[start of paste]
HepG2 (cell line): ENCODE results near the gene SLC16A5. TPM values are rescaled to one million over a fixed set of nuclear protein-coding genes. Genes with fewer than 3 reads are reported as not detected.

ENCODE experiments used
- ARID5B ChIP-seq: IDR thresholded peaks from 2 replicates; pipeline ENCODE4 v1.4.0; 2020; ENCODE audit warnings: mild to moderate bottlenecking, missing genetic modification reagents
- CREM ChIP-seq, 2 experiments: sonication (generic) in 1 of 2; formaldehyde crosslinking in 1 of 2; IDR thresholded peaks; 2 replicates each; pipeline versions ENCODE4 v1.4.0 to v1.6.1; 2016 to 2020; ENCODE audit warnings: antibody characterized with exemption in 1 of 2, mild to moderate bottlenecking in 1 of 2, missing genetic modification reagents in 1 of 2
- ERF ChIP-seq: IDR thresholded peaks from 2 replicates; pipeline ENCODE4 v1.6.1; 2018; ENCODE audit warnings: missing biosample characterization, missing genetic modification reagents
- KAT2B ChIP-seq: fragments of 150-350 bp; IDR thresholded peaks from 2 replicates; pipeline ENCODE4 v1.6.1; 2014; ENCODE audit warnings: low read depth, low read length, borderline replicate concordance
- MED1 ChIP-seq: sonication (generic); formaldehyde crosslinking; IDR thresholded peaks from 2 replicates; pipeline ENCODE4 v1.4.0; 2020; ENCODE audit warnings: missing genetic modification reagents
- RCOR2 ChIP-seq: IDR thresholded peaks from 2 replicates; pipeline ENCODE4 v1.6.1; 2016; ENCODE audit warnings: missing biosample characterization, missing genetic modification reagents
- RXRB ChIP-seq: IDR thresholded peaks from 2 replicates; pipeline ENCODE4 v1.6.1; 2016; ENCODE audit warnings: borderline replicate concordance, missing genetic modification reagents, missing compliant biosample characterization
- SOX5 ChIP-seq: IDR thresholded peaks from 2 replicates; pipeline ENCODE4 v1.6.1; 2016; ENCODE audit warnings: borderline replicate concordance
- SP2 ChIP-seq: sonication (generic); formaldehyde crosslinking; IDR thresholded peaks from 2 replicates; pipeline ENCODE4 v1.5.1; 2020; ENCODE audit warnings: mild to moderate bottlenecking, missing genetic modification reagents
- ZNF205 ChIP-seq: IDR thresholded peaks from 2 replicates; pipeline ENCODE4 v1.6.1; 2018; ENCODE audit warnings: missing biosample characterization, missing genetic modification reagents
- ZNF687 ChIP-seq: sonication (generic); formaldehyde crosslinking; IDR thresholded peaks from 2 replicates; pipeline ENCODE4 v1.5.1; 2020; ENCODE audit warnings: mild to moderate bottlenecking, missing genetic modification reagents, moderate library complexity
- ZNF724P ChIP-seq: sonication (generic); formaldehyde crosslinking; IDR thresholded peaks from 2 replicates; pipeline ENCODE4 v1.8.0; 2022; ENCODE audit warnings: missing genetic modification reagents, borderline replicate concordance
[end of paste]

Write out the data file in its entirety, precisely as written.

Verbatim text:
HepG2 (cell line): ENCODE results near the gene SLC16A5. TPM values are rescaled to one million over a fixed set of nuclear protein-coding genes. Genes with fewer than 3 reads are reported as not detected.

ENCODE experiments used
- ARID5B ChIP-seq: IDR thresholded peaks from 2 replicates; pipeline ENCODE4 v1.4.0; 2020; ENCODE audit warnings: mild to moderate bottlenecking, missing genetic modification reagents
- CREM ChIP-seq, 2 experiments: sonication (generic) in 1 of 2; formaldehyde crosslinking in 1 of 2; IDR thresholded peaks; 2 replicates each; pipeline versions ENCODE4 v1.4.0 to v1.6.1; 2016 to 2020; ENCODE audit warnings: antibody characterized with exemption in 1 of 2, mild to moderate bottlenecking in 1 of 2, missing genetic modification reagents in 1 of 2
- ERF ChIP-seq: IDR thresholded peaks from 2 replicates; pipeline ENCODE4 v1.6.1; 2018; ENCODE audit warnings: missing biosample characterization, missing genetic modification reagents
- KAT2B ChIP-seq: fragments of 150-350 bp; IDR thresholded peaks from 2 replicates; pipeline ENCODE4 v1.6.1; 2014; ENCODE audit warnings: low read depth, low read length, borderline replicate concordance
- MED1 ChIP-seq: sonication (generic); formaldehyde crosslinking; IDR thresholded peaks from 2 replicates; pipeline ENCODE4 v1.4.0; 2020; ENCODE audit warnings: missing genetic modification reagents
- RCOR2 ChIP-seq: IDR thresholded peaks from 2 replicates; pipeline ENCODE4 v1.6.1; 2016; ENCODE audit warnings: missing biosample characterization, missing genetic modification reagents
- RXRB ChIP-seq: IDR thresholded peaks from 2 replicates; pipeline ENCODE4 v1.6.1; 2016; ENCODE audit warnings: borderline replicate concordance, missing genetic modification reagents, missing compliant biosample characterization
- SOX5 ChIP-seq: IDR thresholded peaks from 2 replicates; pipeline ENCODE4 v1.6.1; 2016; ENCODE audit warnings: borderline replicate concordance
- SP2 ChIP-seq: sonication (generic); formaldehyde crosslinking; IDR thresholded peaks from 2 replicates; pipeline ENCODE4 v1.5.1; 2020; ENCODE audit warnings: mild to moderate bottlenecking, missing genetic modification reagents
- ZNF205 ChIP-seq: IDR thresholded peaks from 2 replicates; pipeline ENCODE4 v1.6.1; 2018; ENCODE audit warnings: missing biosample characterization, missing genetic modification reagents
- ZNF687 ChIP-seq: sonication (generic); formaldehyde crosslinking; IDR thresholded peaks from 2 replicates; pipeline ENCODE4 v1.5.1; 2020; ENCODE audit warnings: mild to moderate bottlenecking, missing genetic modification reagents, moderate library complexity
- ZNF724P ChIP-seq: sonication (generic); formaldehyde crosslinking; IDR thresholded peaks from 2 replicates; pipeline ENCODE4 v1.8.0; 2022; ENCODE audit warnings: missing genetic modification reagents, borderline replicate concordance